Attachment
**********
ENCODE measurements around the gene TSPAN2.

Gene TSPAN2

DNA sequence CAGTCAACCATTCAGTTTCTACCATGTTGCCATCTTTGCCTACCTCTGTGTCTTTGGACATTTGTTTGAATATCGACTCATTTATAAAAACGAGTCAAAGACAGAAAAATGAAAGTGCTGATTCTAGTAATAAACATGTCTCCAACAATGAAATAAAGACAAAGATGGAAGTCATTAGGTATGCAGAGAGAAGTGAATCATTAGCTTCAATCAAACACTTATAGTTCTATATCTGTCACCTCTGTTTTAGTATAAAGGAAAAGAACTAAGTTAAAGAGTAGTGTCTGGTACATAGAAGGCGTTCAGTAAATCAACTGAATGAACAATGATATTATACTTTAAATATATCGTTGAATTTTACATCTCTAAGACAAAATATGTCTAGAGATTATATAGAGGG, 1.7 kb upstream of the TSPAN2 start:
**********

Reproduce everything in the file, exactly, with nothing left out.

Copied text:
ENCODE measurements around the gene TSPAN2.

Gene TSPAN2

DNA sequence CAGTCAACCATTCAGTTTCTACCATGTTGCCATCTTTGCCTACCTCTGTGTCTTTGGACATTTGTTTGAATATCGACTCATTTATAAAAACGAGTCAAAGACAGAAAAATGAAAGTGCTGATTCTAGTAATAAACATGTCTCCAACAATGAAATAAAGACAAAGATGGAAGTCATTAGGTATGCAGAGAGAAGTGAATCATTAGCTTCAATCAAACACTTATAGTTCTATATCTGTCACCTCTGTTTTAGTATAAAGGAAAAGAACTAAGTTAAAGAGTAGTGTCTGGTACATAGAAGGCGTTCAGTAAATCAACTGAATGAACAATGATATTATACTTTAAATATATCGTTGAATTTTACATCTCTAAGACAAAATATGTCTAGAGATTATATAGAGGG, 1.7 kb upstream of the TSPAN2 start: